Before the funeral, I send seven sealed letters to the Unwalled Cities asking them to fulfil their obligations and send their best students to the Disease University and the Quarantine Security Academy. This is not the first request I've sent. I doubt the cities will honour their responsibilities, but the sealed letters will serve their purpose. Seven seals. If I were a Doctrinist, I might find some significance in that.
Although in Isolation Theta we are, in the main part, atheists, we appreciate ceremony as much as any Earth Doctrinist. The great and the good are gathered to attend the funeral of Dr Olinda Troy, the fourteenth Commander Pathologist of our colony.
Her coffin is empty. She's donated her body to the Disease U. I'm grateful. We're short of corpses, and my labs need bodies to test the latest antivirals. The Interferon-Zeconaril hybrid may, given time, prove effective.
When it's my turn to speak, I talk about an old Earth fable. The feckless grasshopper spent her summer playing the mandolin, while the ant toiled to build a store of food. Winter comes, as it always does, and in the cold the hungry grasshopper begs the ant for food and is refused. The food is for the ant and for her family. Hard work, sacrifice and planning are the ant's virtues.
“Dr Troy was an ant,” I tell the congregation. “When the cold virus, Rhinovirus HRV-A488 mutated into the Bleeding Eyes serotype, she was ready. She activated the city walls. She marshalled the quarantine police. She enforced the daily testing regime, and expelled the infected: man and woman and child. She ensured our survival. Only through the harshest measures can we endure the Cold. And afterwards, she continued the fight, developing weapons against the myriad serotypes that wait for us. Through her will, she saved this colony. As the fifteenth Commander Pathologist, I will do the same, if called to do so.”
My eulogy is received in silence. There is a new ethos in the city. The next speaker tells it. “Compassion is the hallmark of this colony. We pity the scientists who genemodded the common-old viruses. We pity the doctors who undertook the clinical trial. We pity the lab workers who manufactured the viruses. We pity the physicists who plotted the course of the bioweapon. We pity the Doctrinist Senate that approved the decision. We pity every Doctrinist man and woman who condoned that act to send the bioweapon hurtling after the people fleeing Earth. We pity them all.”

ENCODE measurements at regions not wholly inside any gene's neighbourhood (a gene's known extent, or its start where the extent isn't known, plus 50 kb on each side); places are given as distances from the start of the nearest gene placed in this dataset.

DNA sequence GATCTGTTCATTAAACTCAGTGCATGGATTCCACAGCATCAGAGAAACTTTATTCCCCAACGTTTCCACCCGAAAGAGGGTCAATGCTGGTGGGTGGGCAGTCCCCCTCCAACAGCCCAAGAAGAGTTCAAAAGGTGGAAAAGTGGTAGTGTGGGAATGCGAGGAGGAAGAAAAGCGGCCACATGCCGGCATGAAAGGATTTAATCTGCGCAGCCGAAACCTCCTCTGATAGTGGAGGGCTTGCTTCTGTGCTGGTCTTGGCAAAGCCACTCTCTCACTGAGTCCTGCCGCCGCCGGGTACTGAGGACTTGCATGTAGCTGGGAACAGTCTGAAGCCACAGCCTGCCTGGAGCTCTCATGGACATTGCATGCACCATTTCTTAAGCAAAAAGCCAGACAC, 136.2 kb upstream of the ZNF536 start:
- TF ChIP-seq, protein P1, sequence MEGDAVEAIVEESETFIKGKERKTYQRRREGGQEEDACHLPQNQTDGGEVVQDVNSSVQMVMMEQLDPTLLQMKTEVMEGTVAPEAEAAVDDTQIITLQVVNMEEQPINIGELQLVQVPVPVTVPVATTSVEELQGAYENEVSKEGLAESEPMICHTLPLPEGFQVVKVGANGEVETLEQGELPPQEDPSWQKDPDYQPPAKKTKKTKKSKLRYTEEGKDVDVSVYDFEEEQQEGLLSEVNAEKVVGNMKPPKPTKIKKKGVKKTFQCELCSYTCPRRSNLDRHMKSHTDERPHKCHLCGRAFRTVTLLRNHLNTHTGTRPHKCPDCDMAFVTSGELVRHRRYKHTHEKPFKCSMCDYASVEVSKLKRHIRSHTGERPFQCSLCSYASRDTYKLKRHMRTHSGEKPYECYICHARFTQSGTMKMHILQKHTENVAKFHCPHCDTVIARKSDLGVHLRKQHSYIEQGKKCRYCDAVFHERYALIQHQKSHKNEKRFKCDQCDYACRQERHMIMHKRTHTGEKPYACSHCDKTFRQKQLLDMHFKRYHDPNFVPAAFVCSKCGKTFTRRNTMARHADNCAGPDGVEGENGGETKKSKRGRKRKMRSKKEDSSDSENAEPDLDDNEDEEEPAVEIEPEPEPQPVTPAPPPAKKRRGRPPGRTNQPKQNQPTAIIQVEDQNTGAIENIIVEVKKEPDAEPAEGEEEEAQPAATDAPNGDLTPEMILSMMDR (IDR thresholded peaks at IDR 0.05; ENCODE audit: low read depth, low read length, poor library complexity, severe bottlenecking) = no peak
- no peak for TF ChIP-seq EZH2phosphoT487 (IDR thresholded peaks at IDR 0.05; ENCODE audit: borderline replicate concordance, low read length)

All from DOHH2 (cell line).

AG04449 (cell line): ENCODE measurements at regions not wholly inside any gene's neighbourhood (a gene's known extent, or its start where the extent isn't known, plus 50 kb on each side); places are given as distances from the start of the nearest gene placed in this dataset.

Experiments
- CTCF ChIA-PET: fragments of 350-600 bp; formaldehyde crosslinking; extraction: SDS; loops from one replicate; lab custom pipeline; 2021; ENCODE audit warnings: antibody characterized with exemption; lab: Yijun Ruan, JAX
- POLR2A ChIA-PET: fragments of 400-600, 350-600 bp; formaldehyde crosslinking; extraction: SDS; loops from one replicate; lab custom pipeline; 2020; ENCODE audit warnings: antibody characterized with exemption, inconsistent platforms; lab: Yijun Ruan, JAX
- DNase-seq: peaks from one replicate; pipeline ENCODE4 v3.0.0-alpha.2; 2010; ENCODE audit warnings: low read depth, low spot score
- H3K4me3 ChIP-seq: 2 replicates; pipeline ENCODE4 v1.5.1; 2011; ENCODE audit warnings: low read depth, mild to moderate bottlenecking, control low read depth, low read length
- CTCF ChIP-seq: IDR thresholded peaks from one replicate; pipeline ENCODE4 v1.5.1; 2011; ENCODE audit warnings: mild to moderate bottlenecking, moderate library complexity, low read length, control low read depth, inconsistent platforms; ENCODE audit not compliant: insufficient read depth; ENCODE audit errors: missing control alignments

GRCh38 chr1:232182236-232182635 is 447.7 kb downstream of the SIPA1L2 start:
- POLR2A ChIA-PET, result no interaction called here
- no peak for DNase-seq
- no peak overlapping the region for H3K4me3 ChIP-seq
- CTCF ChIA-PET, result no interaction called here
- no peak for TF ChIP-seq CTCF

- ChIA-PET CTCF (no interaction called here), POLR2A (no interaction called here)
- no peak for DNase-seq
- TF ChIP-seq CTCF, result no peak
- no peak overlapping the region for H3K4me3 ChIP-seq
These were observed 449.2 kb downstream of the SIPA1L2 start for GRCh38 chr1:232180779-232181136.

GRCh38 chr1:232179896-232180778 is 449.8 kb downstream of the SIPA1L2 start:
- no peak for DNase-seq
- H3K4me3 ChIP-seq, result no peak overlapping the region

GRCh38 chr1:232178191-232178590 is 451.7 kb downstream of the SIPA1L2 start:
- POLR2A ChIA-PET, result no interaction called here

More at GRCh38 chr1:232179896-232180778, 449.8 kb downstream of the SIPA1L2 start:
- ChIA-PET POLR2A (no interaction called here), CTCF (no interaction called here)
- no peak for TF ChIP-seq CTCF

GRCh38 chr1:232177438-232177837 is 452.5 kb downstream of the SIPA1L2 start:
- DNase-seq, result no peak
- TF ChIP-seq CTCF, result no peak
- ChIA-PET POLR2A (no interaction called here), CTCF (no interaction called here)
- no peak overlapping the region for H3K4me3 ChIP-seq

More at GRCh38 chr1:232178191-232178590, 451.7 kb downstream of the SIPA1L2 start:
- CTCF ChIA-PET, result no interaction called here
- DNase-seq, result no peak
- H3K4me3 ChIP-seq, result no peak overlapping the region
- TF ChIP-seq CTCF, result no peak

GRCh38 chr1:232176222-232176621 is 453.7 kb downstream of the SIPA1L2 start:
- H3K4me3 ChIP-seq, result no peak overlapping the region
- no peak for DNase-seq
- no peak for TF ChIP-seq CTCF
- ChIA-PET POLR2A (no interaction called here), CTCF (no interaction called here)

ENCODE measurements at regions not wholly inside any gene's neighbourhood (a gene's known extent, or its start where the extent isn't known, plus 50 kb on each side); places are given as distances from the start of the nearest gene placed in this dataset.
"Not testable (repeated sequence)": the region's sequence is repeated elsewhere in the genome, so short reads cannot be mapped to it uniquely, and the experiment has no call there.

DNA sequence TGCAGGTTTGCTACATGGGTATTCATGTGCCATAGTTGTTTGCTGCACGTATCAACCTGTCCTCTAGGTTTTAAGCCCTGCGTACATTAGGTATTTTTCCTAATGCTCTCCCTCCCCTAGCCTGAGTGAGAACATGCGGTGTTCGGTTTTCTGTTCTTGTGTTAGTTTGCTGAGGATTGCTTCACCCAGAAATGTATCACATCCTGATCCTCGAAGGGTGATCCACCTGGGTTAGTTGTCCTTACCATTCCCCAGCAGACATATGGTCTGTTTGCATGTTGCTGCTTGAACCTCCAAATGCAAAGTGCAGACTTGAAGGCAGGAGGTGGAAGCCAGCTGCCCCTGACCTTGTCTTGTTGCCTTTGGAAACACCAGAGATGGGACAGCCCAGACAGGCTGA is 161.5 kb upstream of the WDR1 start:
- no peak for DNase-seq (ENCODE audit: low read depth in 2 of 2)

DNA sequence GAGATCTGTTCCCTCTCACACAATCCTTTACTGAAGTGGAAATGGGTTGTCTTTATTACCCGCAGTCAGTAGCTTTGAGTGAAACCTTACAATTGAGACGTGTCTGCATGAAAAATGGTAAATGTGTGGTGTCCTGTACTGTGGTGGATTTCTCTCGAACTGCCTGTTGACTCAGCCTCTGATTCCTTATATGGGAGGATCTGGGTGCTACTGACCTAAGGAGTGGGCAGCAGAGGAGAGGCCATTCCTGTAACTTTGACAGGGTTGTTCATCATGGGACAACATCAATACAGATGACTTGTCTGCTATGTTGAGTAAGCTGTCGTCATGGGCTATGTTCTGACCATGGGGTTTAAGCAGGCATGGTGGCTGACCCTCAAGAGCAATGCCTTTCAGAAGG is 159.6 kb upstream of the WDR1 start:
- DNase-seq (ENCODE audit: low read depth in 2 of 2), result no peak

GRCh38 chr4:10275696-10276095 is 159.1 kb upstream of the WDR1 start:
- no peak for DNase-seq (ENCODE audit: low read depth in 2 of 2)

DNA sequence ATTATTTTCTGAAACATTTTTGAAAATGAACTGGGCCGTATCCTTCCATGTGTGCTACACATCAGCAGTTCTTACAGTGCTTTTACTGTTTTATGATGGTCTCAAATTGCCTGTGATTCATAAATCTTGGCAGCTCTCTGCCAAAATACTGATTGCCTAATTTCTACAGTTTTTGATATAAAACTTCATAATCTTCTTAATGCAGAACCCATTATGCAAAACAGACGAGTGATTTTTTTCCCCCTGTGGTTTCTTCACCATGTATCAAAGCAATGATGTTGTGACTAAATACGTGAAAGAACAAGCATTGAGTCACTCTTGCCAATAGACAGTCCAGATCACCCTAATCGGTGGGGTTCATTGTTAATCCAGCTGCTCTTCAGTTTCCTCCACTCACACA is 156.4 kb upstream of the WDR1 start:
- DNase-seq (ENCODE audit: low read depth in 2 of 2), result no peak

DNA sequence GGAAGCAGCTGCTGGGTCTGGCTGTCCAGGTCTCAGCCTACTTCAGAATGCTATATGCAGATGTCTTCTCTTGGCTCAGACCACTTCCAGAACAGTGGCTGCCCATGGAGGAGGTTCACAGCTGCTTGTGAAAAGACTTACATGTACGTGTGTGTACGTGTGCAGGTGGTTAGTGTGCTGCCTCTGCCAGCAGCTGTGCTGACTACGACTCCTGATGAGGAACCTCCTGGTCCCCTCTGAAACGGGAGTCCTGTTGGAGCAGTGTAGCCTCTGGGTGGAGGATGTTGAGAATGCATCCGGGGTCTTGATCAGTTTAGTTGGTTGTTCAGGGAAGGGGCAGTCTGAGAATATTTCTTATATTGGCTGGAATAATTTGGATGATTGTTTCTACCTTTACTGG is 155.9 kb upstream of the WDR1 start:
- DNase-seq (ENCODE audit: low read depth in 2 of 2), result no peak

It's a grasshopper sentiment, as Dr Troy often remarked. She's dead. She'll not have to witness another epidemic. There is my pity.
The service ends, the grasshoppers move out quickly. We ants are slower, older.
I pass two grasshoppers. The woman clings to her husband. “I can't believe Earth sent the Cold after us. What hatred they had.”
“I pity them,” says the man sanctimoniously.
Pity is a fine thing. But do the grasshoppers think it will save them? They're lulled because the Cold has been quiet for half a century. Yet there is no vaccination against the Cold, and little to no cross-protection against the serotypes. Earth sent us at least 500 serotypes, highly contagious and genemodded to have fatal potentiality. Repeated mutations, owing to low-fidelity replication and frequent recombination, mean that at any time antigenic shift may occur, and a new, fatal pandemic may arise. Witness the previous epidemics: Bleeding Eyes, The Judders, Heart Halt, Dry Dust Brain, The Weeping Trembles.
We cannot vaccinate against 500 constantly mutating strains, but I believe the antiviral hybrids will eventually generate a cure.
The grasshoppers, however, want to divert our resources to other things. Wouldn't it be fine to build another ship, they argue? To go off planet.
Of the walled cities we built before the attack, only Theta stands. Our colony ship was stationed at Epsilon. In the chaos of our first pandemic, the citizens of Epsilon fled the planet. But they took the Cold aboard, virions harboured in the air they breathed.
We never heard from the colony ship. Why would a new ship be any different?
I walk slowly to the labs. Sometimes, and this is a fanciful conceit, I imagine the Cold as an entity. A spectre that's staying its hand. It knows that if it attacks in 20 years, it will find the cities overflowing with grasshoppers, full of pity, unwilling to do what is necessary. The Cold tires of the contest and in a few decades it will have its endgame.
A fancy only. A virus has no will. There was only the will of the Doctrinists who created it and set out to destroy us non-believers. And there is only my will that will keep the game in play.
I have sent seven sealed letters. When the seals are opened, a new pandemic will be born. The Cold will come, killing grasshoppers and ants alike. But I will be here. I will ensure that we endure. I will set a new generation of ants working towards the cure.
I am the sender of the seals. I am the harbinger of the plague. I am the doctor who sends Cold into our world.
Do not pity me. Footnote 1
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Walker, D. When the Cold comes. Nature 534, 146 (2016). https://doi.org/10.1038/534146a